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March 1, 2009
Vol. 66
No. 6

Mastering Multitasking

It's part of every digital native's life. Can we help students do it right?

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In 2007 alone, 161 billion gigabytes of digital content were created, stored, and shared around the world. This is equivalent to 12 stacks of books reaching from the Earth to the sun, or six tons of books for every living person (Gantz, 2008).
It's not only the exponential growth of digital information that is staggering. The number of communication channels is also growing rapidly. A business research firm recently calculated that a typical worker in the knowledge economy deals with 200 e-mails, dozens of instant messages, multiple phone calls, and several text messages a day (Spira & Goldes, 2007).
Looking at these numbers, one wonders how people who live digital lives can manage all the information that demands their attention. Our brains have an estimated maximum processing capacity of just 126 bits per second, and our short-term memory can hold only about seven items at once (Miller, 1956). Clearly, there's an enormous gap between the endless sea of information and the limited capacity of the human brain to take in and process that information.
  • An analysis of postings to Usenet newsgroups revealed that users were more likely to respond to simpler messages in overload situations. The users in this study tended to end active participation if they received too much information (Jones, Ravid, & Rafaeli, 2004).
  • Studies involving online learning have shown that certain users ended up printing out online materials to eliminate the distractions of the technology and to avoid overload (Chang & Ley, 2006).Another study found that many young Internet users tended to avoid information overload by limiting the number of Web sites they visited (Hartmann, 2003). We have seen the same coping strategy among young people in our own focus groups and interviews.
But among digital natives (young people born after 1980 who have access to digital technology and the skills to use it), one coping strategy is clearly the most popular: multitasking. Digital natives typically say that when they multitask, they feel more "up-to-speed," more "productive," and "less stressed" (Aratani, 2007, p A1).
Whether a digital native is checking some facts on Wikipedia, playing a game on her PlayStation, reading a blog post, browsing the Web, watching a YouTube video, or working on a math homework assignment, there is a good chance that she is doing more than one thing at a time. A look over her shoulder would typically reveal that she has an instant messaging (IM) application open to chat with her friends, while the window of her preferred social networking site—like MySpace or Facebook—also appears on the screen. At the same time, the latest tunes downloaded from her favorite P2P (peer to peer) network are probably playing in the background.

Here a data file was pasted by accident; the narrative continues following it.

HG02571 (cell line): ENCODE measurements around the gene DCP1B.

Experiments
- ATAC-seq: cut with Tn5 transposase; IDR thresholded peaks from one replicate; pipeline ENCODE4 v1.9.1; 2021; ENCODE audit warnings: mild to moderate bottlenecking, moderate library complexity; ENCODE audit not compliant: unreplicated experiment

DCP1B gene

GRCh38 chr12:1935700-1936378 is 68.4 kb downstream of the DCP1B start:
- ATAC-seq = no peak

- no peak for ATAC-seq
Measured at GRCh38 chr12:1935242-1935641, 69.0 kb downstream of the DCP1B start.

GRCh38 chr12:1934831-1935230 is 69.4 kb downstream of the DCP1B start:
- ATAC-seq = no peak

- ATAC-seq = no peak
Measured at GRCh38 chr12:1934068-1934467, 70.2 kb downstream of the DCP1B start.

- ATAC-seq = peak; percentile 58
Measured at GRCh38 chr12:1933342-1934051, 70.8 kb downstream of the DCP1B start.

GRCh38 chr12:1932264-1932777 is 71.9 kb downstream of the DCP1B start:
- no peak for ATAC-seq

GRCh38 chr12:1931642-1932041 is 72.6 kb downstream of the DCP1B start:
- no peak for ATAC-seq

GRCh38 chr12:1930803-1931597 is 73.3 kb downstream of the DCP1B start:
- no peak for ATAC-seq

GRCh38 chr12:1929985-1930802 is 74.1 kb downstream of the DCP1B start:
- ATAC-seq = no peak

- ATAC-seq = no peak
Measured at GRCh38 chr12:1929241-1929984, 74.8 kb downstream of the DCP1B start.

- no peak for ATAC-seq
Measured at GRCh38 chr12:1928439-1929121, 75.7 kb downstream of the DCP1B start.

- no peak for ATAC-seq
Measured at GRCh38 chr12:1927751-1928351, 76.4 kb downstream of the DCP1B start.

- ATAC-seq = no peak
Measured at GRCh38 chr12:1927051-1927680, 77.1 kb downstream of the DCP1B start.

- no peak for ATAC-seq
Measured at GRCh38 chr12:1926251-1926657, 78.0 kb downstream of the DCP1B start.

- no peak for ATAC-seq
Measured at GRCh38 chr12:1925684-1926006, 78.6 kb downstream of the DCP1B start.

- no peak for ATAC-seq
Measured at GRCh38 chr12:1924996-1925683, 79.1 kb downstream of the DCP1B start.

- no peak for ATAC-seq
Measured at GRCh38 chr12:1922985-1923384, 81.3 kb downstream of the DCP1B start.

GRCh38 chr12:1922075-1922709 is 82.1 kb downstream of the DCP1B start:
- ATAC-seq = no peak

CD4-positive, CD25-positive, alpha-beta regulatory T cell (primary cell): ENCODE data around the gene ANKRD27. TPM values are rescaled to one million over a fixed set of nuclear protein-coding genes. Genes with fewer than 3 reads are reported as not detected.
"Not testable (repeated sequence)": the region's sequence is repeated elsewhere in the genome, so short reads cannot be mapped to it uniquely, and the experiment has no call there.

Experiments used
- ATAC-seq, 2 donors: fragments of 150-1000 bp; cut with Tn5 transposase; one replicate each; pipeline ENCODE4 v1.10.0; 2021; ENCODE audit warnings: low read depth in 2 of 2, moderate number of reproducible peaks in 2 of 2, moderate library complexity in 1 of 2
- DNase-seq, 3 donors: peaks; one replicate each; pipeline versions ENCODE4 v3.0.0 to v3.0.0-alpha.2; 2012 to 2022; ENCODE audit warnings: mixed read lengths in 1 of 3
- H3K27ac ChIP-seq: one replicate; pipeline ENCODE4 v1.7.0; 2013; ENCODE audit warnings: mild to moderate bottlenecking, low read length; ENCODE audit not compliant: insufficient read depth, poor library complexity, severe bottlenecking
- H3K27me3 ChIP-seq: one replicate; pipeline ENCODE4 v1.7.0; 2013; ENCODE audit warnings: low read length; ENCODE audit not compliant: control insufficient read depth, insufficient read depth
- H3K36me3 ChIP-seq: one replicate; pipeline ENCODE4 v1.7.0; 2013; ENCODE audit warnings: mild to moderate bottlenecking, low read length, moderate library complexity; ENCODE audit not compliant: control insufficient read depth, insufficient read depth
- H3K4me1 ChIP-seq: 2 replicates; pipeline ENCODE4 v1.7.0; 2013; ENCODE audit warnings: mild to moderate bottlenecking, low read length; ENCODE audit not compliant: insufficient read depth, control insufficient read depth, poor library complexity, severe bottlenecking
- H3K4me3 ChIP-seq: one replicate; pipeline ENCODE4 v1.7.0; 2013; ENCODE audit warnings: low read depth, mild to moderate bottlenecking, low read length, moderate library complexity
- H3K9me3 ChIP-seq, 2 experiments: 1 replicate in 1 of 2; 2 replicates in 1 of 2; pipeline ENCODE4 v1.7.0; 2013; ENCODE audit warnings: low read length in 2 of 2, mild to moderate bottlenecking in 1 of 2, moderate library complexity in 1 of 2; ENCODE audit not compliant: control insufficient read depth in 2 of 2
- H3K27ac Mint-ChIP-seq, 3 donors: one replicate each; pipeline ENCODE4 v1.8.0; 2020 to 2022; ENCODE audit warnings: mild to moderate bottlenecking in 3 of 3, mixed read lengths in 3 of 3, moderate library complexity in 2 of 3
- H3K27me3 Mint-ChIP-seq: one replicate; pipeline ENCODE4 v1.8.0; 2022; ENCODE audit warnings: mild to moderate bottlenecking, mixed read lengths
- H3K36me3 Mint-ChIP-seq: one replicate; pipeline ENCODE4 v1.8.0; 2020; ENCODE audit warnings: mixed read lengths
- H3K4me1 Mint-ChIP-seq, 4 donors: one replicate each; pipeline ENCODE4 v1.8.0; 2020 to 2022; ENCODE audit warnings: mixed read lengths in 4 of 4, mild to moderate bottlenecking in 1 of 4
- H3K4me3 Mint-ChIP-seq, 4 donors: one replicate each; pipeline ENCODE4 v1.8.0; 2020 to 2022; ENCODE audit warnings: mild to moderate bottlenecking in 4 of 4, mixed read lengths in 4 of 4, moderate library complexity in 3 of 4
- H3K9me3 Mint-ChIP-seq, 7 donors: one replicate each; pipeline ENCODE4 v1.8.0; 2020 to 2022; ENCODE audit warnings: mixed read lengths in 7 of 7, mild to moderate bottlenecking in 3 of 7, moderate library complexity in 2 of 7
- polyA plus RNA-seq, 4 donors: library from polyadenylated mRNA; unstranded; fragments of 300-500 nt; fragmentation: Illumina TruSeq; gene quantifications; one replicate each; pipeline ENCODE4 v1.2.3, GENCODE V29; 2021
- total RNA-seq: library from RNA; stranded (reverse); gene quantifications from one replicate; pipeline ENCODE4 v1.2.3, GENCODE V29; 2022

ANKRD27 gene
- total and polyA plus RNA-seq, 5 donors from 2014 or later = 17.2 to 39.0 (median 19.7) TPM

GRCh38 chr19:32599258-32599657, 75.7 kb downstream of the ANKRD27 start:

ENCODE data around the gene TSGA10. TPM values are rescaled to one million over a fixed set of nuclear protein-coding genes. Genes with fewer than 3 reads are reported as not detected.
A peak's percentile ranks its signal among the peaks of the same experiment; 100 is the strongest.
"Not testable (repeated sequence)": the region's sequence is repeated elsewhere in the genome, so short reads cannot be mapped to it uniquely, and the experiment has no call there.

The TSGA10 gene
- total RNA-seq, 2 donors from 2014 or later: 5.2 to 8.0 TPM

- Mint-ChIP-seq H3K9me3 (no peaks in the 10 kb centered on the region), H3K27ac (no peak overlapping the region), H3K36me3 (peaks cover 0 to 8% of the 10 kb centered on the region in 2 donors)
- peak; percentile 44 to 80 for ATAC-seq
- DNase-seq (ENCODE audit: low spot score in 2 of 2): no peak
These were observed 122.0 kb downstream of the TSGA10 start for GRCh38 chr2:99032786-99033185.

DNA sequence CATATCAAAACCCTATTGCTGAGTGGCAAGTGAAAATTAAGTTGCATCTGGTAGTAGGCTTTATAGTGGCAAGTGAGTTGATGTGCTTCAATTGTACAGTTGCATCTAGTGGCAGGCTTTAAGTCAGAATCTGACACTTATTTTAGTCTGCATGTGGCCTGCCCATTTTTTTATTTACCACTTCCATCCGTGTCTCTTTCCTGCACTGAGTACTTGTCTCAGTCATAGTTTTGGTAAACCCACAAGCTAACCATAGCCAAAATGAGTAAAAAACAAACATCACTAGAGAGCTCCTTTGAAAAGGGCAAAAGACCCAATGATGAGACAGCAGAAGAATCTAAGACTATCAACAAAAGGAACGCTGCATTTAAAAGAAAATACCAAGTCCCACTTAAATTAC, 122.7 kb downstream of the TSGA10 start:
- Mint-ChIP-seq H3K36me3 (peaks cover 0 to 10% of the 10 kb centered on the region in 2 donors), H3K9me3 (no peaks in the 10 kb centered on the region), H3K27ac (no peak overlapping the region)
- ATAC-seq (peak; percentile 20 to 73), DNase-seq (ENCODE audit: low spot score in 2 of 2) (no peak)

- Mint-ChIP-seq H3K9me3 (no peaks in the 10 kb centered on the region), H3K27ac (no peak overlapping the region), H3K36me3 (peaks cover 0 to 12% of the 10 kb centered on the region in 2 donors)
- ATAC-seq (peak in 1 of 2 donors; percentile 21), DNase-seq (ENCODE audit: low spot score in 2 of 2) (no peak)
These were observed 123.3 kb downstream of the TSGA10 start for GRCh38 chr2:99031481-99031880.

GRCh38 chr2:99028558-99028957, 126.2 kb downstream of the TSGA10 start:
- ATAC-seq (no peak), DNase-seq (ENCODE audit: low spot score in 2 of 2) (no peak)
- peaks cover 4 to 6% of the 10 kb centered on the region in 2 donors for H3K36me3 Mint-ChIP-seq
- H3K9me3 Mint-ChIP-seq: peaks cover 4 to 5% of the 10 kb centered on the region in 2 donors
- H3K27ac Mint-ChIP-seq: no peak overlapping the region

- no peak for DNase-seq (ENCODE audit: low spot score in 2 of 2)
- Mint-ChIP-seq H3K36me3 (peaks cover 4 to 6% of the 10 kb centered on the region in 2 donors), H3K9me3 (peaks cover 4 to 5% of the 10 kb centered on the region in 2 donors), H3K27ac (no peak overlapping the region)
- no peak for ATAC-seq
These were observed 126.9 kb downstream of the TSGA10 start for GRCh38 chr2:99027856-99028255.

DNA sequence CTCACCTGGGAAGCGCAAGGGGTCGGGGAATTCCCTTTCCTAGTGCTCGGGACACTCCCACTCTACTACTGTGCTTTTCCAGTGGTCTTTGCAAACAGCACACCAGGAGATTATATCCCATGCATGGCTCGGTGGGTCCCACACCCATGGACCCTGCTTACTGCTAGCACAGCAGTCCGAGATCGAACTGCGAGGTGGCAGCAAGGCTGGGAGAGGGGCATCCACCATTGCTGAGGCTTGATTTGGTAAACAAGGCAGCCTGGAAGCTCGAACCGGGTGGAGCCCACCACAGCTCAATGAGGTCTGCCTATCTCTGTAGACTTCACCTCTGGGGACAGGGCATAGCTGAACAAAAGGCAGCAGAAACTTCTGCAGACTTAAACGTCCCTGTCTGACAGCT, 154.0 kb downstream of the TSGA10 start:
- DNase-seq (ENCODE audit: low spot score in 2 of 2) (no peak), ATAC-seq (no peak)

A growing body of research from various disciplines has begun to explore the phenomenon of multitasking. From the perspective of parents and teachers, many findings of these studies are worrisome. At best, multitasking slows our kids down as they work on their homework. At worst, multitasking leads to a level of distraction that has far more serious consequences than a lower grade in school. For instance, according to a recent study, 46 percent of teenagers send text messages with their cell phones while driving (Parker, 2007). One teen noted, "I ran into my garage door three or four times because I was text-messaging. I had to pay for them all, too, and it was expensive" (de Vise & Otto, 2007, p. B1).
Against this backdrop, the conclusion of many parents and teachers we've worked with is simple: We should prevent digital natives from multitasking.
Easier said than done. In some instances, it might be possible to motivate young people to focus on only one activity at a time. From time to time, we ask our own students to close their laptops, put their iPhones away, and engage only in the classroom discussion. Some classrooms might even have a switch to shut down the WiFi connection (although these simple technological solutions rarely work well).
Most of the time, however, it's impossible to prevent kids from multitasking. A comprehensive study of the multitasking habits of digital natives, conducted by the Henry J. Kaiser Family Foundation (Foehr, 2006) found that four-fifths of young people age 8–18 multitasked while using media. Outside the classroom, in their dorms, at home, when they hang out with their friends—in almost any imaginable context—digital natives constantly engage in multitasking, whether we like it or not.
What can parents and educators do about the multitasking habits of our digital natives? Put another way, whatshould we do about multitasking? Our answer is straightforward: We have to embrace and master it, while providing limits from time to time to create contemplative space for young people. This approach requires that we understand multitasking.

Understanding Multitasking

Reading a book while listening to music, eating a sandwich while watching TV, sending a text message while attending a meeting, instant messaging while doing homework, answering phone calls while writing an essay—all these activities are usually referred to as multitasking. When attempting to understand what multitasking actually is, however, we should distinguish between two forms of behavior. Multitasking in the narrow sense, also known as parallel processing, happens when we do more than one thing at exactly the same time—for instance, reading while listing to music.Task-switching, in contrast, occurs when we rapidly change from one task to another. An example of task-switching is reading a book and responding to incoming instant messages as they appear.